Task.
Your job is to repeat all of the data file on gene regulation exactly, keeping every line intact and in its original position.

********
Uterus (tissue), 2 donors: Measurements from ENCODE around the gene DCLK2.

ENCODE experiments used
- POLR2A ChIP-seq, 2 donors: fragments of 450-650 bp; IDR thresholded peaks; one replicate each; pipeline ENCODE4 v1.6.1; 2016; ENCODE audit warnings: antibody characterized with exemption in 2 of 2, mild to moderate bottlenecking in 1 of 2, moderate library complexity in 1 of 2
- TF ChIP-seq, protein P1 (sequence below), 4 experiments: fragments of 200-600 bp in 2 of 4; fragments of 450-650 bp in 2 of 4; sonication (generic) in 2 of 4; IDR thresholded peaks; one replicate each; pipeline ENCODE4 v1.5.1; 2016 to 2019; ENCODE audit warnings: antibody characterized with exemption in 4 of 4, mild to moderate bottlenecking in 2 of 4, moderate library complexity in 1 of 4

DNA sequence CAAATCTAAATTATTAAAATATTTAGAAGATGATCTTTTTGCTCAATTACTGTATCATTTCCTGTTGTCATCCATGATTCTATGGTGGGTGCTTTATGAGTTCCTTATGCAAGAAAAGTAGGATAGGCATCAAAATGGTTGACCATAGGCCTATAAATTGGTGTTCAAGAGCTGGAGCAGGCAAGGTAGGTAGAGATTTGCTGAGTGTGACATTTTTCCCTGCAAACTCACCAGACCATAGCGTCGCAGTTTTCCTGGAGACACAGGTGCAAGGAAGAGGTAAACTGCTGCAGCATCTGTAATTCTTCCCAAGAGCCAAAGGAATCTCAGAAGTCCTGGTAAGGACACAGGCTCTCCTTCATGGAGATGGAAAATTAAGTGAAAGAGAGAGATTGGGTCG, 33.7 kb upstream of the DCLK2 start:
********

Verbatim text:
Uterus (tissue), 2 donors: Measurements from ENCODE around the gene DCLK2.

ENCODE experiments used
- POLR2A ChIP-seq, 2 donors: fragments of 450-650 bp; IDR thresholded peaks; one replicate each; pipeline ENCODE4 v1.6.1; 2016; ENCODE audit warnings: antibody characterized with exemption in 2 of 2, mild to moderate bottlenecking in 1 of 2, moderate library complexity in 1 of 2
- TF ChIP-seq, protein P1 (sequence below), 4 experiments: fragments of 200-600 bp in 2 of 4; fragments of 450-650 bp in 2 of 4; sonication (generic) in 2 of 4; IDR thresholded peaks; one replicate each; pipeline ENCODE4 v1.5.1; 2016 to 2019; ENCODE audit warnings: antibody characterized with exemption in 4 of 4, mild to moderate bottlenecking in 2 of 4, moderate library complexity in 1 of 4

DNA sequence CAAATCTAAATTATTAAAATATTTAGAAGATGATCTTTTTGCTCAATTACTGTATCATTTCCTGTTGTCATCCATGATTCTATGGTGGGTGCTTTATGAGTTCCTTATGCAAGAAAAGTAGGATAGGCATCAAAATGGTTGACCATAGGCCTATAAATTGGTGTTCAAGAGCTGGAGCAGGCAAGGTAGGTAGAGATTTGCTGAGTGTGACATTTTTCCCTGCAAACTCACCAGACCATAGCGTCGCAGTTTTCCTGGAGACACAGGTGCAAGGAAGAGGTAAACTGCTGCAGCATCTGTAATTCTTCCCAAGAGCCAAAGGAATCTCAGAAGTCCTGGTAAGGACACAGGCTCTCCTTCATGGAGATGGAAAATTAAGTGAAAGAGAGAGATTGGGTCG, 33.7 kb upstream of the DCLK2 start: